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Autism conference premiers in Park City

Dale Thompson, Of the Record staff

The U.S. Autism and Asperger Association conference debuted in Park City this week where attendees heard speakers on the subject of the diseases.

From Aug. 9-12, nearly 540 people from around the country converged at the Yarrow to network and learn about resources for those seeking treatment for autism and aspergers.

Shannon Kenitz, from Madison, Wis., addressed the attendees, and shared her story with them, which was heard on the Montel Williams Show last May.

Her daughter, Grace, was born with a rare disease that deprives the brain of oxygen, and the diagnosis was terminal.

Grace was blind, had a feeding tube, could not walk and many doctors predicted she would not live past the age of two. With the help of hyperbaric oxygen therapy, a treatment sometimes used for autism patients, Grace is now seven, her sight has been restored, she can eat on her own and, last January, she walked for the first time in her life.

Association founder Lawrence Kaplan said Grace’s story embodies what this conference is about.

"I want people to walk away and say, ‘Now I know there is the possibility that my child might be able to recover," he said.

While Kenitz said there are still challenges with Grace, her progress is credited to her hope things could improve.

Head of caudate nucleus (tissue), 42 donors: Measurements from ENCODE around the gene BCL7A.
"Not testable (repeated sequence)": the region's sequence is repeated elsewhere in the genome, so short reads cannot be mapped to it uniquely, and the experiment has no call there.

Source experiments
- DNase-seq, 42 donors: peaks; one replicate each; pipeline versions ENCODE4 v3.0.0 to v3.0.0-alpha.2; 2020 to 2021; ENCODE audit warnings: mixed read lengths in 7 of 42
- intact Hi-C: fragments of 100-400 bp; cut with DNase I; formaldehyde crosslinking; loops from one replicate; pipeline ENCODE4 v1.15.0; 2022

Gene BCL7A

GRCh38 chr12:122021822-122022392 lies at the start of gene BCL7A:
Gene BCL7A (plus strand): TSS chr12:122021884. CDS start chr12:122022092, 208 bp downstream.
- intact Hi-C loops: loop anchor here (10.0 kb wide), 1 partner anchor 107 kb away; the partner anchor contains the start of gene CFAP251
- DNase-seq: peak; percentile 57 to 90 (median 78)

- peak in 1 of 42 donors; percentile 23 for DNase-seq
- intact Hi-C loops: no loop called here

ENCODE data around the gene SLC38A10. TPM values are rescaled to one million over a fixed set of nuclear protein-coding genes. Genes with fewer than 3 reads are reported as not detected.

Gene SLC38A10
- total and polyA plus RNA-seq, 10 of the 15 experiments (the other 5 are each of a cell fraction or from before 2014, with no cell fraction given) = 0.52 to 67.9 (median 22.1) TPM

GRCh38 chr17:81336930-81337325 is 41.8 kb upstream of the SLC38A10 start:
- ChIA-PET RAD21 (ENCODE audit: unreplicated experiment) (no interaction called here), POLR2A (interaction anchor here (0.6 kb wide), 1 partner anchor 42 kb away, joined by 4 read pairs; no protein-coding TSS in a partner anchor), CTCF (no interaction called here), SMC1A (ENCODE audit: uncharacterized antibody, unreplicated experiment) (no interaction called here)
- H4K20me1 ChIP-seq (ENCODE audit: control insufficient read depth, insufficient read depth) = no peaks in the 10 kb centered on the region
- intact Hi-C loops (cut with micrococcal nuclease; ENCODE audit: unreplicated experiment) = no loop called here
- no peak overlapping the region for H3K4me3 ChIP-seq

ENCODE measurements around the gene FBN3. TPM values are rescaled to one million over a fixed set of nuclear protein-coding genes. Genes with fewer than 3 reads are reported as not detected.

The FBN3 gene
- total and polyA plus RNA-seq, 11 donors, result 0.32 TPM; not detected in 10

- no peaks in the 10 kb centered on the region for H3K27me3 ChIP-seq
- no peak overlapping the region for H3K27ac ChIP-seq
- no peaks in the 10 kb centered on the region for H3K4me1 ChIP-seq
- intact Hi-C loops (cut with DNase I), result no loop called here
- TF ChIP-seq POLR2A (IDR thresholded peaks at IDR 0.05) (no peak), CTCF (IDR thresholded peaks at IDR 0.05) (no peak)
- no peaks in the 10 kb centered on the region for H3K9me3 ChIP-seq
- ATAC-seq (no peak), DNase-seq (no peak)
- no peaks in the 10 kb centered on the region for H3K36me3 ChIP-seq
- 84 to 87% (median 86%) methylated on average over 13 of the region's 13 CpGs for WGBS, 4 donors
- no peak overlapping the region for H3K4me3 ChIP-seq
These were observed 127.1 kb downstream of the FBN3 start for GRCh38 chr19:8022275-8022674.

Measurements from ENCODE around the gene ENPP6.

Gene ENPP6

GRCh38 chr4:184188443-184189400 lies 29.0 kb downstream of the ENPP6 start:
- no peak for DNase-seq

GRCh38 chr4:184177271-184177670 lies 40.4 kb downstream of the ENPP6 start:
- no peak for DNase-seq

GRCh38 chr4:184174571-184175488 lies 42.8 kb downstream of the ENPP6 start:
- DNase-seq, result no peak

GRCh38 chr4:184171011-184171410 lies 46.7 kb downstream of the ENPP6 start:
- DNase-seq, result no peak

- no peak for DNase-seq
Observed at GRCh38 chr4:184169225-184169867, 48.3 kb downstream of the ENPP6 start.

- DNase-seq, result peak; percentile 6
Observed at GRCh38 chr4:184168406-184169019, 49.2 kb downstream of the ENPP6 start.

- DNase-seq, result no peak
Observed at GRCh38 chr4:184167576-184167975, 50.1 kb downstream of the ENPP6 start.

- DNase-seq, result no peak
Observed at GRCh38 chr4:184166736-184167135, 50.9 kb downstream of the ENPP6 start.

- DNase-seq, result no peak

Doctors once told Kenitz that she needed to prepare to help Grace die. She weighted 7 pounds when she was one year old. Now at seven, she weighs 50 pounds. Something Kenitz said never would have happened if she had given up hope. Even with Grace’s advancements Kenitz says there is still progress to be made.

"I believe that Grace is going to live a normal life," she said.

In the meantime, Kenitz has become the executive director for the International Hyperbarics Association, a group advocating hyperbaric treatment like Grace received.

Kenitz said one of her biggest goals is to be reimbursed by insurance companies for Grace’s treatment, which has totaled $10 million bill, she said. Her insurance company, she added, dropped her after paying $8 million and left her with $2 million in debt.

The hyperbaric treatment Kenitz advocates, she said, is also helpful for children with autism, another disease Grace was diagnosed with. Kenitz added it is rare for insurance companies to cover the cost of the treatments.

Other speakers at the conference addressed topics ranging from raising an adolescent with autism to defining the terms used in conversations about the disease.

"I wanted to bring together the knowledge to a very, very underserved population," Kaplan said.

Portions of the conference have been available as part of a live Web cast and Kaplan authored the book, "Diagnosis Autism, Now What?"

The book offers a variety of tips for parents raising a child with autism, a disease the National Institute of Mental Health says affects 3.4 children in 1,000 between the ages of 3-10.

"Be patient, don’t be overwhelmed and don’t try to do everything all at once," he said.

For more information about Kaplan’s organization and the conference, visit http://www.usautism.org.


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